I want you to remember something, boys and girls: “maturity” is not necessarily synonymous with “boring.”
Take Megafaun, for instance. Their self-titled latest release finds (blood brothers) Brad and Phil Cook and (musical brother) Joe Westerlund secure and solid. Four albums in, the trio has settled comfortably into their role as intergalactic-folk angels dressed in shimmering flannel, capable of incredible sonic shape-shifting at the shave of a beard while managing to always sound like themselves. And that’s the deal: it doesn’t matter what the underpinnings, whether it be a sweet, slow “Wharf Rat”-like lurch (the album-opening “Real Slow”) or beats without borders (“These Words”, a study of percussion as melody/vocals as percussion/malleable organic-yet-sorta-techno sound). As soon as those Megafauners begin to sing, it all becomes one – not in a predictable way, mind you … but in a “Ah – Megafaun!” way.
The maturity comes from Megafaun’s having recognized what’s already good about what they do (their virtuosity with various instruments and so-good-they-ought-to-be-arrested vocal harmonies) coupled with their “I wonder what happens when you turn this …” fearlessness when it comes to experimenting with sonic palettes.
Sometimes it’s hidden in plain sight: the up-front sunny jangle of “Get Right” bounces along nicely on a bed of twisted skwonks, chirps, and beeps from start to finish (all 8 minutes and 31 seconds of it), but which don’t really crawl out into the light until the last couple minutes of the song.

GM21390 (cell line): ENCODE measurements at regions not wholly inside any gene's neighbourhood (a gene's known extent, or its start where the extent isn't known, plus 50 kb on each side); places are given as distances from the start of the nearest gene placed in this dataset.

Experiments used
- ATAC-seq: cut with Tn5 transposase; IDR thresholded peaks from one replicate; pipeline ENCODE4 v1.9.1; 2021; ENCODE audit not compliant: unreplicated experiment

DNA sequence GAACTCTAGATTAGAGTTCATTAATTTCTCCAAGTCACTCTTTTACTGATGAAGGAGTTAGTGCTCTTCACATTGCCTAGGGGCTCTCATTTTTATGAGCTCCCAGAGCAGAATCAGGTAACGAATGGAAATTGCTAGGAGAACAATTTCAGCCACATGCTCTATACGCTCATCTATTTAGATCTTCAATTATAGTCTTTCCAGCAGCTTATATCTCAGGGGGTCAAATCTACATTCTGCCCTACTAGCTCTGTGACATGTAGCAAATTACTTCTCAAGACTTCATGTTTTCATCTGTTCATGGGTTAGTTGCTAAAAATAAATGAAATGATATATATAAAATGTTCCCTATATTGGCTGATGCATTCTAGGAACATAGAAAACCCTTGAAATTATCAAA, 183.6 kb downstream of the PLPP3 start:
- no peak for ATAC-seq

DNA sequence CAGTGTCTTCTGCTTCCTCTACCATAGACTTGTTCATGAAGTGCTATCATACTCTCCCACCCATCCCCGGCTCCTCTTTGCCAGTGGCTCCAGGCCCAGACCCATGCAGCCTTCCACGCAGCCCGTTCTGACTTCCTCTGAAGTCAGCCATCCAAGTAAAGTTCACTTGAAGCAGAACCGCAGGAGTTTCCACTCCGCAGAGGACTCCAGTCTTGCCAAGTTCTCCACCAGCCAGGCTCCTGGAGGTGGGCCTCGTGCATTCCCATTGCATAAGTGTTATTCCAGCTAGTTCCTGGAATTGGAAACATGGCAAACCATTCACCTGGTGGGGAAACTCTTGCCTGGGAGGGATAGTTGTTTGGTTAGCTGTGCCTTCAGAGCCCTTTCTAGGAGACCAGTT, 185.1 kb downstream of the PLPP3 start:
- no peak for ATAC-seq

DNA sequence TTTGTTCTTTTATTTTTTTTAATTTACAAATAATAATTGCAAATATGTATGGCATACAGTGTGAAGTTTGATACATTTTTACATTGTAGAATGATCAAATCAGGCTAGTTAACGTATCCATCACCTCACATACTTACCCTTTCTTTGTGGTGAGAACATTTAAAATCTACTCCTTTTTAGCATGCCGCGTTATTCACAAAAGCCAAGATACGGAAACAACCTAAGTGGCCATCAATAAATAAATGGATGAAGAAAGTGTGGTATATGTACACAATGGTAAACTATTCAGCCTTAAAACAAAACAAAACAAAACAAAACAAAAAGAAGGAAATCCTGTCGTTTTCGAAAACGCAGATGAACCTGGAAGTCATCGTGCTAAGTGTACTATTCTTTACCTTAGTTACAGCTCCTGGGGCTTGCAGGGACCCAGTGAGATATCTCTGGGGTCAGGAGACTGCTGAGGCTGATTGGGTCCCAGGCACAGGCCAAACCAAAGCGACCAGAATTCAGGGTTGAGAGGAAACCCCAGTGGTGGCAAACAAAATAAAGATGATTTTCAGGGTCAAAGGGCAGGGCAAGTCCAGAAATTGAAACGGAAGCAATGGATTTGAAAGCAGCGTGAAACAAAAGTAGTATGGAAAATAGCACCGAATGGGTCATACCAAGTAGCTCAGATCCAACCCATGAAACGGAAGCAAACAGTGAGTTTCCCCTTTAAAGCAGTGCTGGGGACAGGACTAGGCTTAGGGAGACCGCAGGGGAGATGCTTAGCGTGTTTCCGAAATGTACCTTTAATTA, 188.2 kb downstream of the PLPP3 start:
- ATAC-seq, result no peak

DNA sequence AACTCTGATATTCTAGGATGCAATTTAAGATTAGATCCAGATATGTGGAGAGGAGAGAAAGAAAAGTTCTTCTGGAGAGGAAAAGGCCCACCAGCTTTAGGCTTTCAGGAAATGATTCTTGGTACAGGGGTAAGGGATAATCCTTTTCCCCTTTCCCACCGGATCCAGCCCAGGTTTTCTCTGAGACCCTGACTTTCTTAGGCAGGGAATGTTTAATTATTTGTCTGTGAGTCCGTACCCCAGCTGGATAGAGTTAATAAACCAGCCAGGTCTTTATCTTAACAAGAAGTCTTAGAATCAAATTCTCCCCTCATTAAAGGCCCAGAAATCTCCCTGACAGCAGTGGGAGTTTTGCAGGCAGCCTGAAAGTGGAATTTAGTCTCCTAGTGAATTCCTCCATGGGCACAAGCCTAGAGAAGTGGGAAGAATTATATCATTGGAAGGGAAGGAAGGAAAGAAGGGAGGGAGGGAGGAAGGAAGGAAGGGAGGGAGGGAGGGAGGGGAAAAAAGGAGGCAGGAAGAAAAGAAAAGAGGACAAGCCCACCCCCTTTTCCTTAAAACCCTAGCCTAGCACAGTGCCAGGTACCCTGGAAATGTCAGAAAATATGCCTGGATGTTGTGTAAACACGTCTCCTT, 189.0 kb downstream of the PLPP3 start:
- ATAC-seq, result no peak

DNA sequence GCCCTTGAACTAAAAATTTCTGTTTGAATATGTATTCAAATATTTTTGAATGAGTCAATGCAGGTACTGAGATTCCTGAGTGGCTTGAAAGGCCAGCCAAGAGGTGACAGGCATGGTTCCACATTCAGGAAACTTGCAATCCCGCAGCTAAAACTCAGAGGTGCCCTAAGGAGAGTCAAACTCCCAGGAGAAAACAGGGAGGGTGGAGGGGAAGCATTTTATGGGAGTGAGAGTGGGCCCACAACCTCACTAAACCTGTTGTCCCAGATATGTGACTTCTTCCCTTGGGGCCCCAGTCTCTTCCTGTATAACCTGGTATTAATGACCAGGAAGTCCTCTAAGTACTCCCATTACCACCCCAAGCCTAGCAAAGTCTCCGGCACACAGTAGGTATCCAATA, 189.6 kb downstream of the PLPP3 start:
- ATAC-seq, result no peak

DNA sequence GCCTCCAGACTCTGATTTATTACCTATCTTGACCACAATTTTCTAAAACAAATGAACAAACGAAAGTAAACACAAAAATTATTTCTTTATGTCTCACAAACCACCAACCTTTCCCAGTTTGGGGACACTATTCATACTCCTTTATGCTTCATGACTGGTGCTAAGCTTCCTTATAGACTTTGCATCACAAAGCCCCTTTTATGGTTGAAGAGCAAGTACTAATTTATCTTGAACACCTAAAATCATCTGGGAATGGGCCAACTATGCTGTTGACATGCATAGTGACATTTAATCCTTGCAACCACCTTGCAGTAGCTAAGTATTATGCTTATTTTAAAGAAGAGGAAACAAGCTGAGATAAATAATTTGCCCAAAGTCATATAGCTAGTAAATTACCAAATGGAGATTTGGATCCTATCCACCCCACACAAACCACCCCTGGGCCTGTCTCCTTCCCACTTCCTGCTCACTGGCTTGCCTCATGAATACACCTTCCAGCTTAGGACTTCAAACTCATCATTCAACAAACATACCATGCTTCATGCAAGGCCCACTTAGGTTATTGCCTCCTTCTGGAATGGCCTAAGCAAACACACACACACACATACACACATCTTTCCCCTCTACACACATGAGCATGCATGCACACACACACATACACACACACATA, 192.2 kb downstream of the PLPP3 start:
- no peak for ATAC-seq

Sometimes it’s RIGHT THERE: “Scorned” features some of the blackest, darkest, deepest, jungle elephant roars ever wrenched out of a harmonica on any planet – hands down.
And sometimes it’s just enough to shade the sky a little between blinks of the eye: that’s a most beautiful piano in the foreground of “Hope You Know” … but it’s the wisps of darker keyboard tone lingering at the end of the choruses that actually dictate the song’s mood.
Some cuts pass through like ghosts (“Serene Return”, whose fluttering candlestick leads the way to the warmth of “You Are The Light”) while others announce their arrival in a big way (dig the half-drunk New Year’s Eve band intro of “Isadora”, that manages to bring the Mothers Of Invention to mind before tripping off lightly into a field of strings and daisies … ahhhhh).
No one’s trying to be tricky or cute here; once you recognize that Megafaun is as comfy with a lightly-clawed banjo as they are with what sounds like a vintage Hallicrafter shortwave with its tuning dial being cranked, then it’s all easy going from there. You can trust Messers. Cook, Westerlund, and Cook – they know the way home even if you don’t and they never leave you hanging on Megafaun. In the end, they’ll wrap you up in “Everything” (featuring guest vox by Frazey Ford of The Be Good Tanyas), all smiley and cozy and safe. (Well, there is the final head spin of “Rooster Egg”, but that’s a hidden track. You might have gone to bed by then.)
This is the sound of a band that not only knows who they are, but also knows that defined doesn’t have to mean confined.
It’s that maturity/boring thing we talked about earlier. Megafaun is living proof.